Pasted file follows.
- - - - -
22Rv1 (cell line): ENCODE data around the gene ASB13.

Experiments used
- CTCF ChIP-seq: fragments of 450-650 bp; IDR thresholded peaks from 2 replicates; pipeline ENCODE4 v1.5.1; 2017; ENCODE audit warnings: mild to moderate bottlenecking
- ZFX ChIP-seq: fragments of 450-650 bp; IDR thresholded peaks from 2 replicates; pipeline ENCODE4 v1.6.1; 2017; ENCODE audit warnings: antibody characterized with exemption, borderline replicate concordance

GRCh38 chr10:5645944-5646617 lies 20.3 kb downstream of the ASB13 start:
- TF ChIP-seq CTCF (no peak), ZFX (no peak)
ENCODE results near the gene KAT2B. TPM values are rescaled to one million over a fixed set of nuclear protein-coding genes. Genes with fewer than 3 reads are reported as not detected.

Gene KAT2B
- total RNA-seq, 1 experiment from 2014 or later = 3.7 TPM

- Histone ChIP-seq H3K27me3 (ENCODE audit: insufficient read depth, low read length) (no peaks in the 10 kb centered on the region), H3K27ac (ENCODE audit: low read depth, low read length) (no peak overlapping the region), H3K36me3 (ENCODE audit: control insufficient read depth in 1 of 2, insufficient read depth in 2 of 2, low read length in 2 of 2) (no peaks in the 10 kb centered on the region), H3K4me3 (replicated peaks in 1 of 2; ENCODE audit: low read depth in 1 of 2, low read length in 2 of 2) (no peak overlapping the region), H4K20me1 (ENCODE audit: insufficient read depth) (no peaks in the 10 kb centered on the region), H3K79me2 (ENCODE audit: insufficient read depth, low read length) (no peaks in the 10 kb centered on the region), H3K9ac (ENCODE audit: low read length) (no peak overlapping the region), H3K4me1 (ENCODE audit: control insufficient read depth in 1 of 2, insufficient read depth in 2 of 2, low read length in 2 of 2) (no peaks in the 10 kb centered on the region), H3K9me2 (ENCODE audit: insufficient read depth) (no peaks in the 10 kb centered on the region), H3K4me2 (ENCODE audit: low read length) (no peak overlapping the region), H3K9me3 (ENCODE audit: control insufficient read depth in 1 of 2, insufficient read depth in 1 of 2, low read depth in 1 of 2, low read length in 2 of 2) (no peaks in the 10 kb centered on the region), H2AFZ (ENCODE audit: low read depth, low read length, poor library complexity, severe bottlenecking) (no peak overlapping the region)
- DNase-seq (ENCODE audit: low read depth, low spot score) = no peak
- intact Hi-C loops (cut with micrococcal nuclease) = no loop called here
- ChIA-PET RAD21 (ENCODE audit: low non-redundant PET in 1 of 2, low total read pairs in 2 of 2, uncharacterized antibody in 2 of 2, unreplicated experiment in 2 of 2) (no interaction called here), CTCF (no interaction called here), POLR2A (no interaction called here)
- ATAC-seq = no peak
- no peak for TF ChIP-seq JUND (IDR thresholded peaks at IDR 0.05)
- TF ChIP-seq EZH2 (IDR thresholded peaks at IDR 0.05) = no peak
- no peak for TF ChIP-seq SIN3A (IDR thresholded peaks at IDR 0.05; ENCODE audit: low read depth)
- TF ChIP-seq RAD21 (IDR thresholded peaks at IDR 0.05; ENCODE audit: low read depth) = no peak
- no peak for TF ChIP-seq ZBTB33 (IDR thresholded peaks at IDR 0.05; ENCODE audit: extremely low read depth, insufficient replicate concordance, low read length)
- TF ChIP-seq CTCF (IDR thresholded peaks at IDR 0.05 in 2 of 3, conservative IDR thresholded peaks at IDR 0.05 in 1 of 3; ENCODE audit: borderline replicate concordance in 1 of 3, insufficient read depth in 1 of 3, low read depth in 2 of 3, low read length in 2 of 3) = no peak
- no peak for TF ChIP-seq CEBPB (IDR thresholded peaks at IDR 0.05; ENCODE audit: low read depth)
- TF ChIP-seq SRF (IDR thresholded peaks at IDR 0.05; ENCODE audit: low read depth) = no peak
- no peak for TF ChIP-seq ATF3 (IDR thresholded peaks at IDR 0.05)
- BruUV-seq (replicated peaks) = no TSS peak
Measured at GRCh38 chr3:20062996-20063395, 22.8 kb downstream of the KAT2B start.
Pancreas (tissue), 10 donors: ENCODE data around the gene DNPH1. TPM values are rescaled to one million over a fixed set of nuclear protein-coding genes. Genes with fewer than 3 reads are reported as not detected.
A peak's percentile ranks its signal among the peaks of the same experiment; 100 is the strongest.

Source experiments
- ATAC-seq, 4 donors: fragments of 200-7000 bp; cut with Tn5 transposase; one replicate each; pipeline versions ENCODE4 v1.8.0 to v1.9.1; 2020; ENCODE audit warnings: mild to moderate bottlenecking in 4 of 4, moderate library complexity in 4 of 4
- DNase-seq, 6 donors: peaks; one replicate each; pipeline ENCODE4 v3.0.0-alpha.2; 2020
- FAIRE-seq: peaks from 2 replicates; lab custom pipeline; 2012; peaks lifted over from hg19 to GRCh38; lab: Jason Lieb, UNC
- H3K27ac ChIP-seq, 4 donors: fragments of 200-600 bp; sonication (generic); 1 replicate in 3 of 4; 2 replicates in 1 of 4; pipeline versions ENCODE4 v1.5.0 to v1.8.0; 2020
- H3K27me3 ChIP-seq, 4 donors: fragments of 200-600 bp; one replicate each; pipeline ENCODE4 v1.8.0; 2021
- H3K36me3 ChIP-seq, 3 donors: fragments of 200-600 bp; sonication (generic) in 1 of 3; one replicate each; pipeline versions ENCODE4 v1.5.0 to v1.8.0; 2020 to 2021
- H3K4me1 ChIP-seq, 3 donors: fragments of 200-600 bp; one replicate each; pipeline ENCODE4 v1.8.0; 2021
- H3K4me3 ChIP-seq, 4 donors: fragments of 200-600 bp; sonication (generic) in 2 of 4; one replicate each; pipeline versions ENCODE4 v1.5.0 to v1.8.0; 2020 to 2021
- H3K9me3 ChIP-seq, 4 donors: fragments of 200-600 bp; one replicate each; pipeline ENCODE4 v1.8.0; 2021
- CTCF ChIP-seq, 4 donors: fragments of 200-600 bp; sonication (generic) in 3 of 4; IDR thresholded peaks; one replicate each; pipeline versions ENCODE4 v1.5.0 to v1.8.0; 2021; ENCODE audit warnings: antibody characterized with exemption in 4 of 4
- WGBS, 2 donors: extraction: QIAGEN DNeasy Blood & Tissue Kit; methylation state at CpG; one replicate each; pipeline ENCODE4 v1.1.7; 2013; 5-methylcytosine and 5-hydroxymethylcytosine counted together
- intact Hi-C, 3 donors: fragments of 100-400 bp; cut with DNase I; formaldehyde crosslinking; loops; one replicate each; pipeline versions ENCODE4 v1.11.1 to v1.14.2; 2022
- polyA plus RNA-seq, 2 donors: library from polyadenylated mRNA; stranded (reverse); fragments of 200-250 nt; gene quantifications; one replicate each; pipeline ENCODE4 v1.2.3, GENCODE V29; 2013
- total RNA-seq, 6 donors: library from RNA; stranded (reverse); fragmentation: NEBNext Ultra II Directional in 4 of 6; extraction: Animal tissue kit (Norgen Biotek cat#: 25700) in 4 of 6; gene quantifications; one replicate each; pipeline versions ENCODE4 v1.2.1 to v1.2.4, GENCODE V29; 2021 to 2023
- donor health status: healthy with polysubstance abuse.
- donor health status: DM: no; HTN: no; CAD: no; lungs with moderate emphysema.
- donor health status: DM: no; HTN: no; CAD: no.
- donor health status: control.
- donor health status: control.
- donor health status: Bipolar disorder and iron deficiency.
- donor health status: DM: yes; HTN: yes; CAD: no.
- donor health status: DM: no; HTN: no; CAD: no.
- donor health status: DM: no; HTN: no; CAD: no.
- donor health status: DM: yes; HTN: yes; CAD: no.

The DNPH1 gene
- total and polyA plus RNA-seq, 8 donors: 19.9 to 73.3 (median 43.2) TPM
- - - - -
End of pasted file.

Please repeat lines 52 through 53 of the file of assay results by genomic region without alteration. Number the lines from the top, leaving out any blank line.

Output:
- donor health status: DM: yes; HTN: yes; CAD: no.

The DNPH1 gene